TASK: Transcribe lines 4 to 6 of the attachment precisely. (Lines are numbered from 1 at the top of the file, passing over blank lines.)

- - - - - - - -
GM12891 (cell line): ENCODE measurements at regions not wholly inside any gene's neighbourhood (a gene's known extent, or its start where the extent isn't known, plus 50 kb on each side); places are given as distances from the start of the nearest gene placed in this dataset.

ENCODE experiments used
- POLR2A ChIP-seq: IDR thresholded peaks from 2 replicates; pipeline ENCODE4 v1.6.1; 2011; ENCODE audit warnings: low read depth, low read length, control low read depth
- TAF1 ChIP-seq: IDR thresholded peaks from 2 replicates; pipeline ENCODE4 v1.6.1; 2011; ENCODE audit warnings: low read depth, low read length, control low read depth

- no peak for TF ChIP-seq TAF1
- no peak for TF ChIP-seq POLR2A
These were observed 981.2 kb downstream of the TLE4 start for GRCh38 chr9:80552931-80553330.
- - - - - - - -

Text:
- TAF1 ChIP-seq: IDR thresholded peaks from 2 replicates; pipeline ENCODE4 v1.6.1; 2011; ENCODE audit warnings: low read depth, low read length, control low read depth

- no peak for TF ChIP-seq TAF1
- no peak for TF ChIP-seq POLR2A